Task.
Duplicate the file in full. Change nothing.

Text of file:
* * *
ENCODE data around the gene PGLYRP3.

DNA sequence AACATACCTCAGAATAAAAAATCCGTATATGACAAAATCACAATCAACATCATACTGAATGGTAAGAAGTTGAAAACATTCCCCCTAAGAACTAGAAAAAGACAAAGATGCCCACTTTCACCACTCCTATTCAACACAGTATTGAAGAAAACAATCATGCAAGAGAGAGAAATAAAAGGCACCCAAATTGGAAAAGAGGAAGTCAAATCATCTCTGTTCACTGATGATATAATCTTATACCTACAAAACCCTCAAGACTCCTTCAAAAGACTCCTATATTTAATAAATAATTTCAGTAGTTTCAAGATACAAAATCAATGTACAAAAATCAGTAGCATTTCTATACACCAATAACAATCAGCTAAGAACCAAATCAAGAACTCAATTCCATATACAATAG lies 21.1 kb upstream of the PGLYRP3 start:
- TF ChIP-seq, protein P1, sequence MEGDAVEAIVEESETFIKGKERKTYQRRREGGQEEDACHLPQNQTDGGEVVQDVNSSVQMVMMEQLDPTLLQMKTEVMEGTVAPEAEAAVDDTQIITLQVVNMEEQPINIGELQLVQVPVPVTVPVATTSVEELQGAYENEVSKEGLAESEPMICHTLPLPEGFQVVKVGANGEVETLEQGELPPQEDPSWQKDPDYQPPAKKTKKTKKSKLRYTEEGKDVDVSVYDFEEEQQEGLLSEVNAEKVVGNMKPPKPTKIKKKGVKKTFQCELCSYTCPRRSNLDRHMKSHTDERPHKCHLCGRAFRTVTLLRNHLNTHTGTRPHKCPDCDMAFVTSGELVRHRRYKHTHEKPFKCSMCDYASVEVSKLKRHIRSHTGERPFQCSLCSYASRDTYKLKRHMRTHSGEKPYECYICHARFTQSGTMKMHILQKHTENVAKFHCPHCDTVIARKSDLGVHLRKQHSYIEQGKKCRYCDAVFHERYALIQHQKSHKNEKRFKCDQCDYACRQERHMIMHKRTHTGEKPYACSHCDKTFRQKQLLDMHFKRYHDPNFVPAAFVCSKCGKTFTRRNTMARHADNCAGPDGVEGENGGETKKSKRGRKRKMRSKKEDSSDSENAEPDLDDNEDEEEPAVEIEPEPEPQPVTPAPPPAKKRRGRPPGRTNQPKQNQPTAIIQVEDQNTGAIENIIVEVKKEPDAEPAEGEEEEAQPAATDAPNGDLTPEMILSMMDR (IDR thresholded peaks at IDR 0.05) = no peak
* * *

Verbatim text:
ENCODE data around the gene PGLYRP3.

DNA sequence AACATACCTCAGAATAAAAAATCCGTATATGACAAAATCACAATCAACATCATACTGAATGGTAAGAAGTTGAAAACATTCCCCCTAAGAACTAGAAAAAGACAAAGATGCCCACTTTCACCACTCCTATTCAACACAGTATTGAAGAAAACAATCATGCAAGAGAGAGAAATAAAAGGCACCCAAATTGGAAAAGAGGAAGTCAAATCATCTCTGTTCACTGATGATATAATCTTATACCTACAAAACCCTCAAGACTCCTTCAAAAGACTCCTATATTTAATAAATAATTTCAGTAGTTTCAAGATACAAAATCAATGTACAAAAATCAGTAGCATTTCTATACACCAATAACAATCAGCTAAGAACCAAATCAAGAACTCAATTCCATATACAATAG lies 21.1 kb upstream of the PGLYRP3 start:
- TF ChIP-seq, protein P1, sequence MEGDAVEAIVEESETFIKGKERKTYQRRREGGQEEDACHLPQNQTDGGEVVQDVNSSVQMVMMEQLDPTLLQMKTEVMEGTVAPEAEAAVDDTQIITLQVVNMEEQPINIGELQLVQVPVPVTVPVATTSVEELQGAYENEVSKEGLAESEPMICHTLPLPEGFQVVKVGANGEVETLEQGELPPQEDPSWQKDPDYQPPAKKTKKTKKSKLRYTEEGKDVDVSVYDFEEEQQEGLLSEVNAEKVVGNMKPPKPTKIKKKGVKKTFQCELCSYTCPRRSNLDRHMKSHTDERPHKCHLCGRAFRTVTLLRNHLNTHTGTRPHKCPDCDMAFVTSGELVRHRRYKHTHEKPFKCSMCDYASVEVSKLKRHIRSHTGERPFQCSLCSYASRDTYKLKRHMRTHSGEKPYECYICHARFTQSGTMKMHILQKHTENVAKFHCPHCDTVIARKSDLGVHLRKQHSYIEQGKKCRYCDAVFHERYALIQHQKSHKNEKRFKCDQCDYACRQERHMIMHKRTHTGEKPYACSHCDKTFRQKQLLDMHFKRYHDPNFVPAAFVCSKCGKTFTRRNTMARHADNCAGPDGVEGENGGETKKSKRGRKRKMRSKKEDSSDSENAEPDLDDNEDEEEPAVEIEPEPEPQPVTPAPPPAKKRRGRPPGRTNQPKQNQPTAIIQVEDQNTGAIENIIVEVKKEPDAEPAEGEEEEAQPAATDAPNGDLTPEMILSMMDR (IDR thresholded peaks at IDR 0.05) = no peak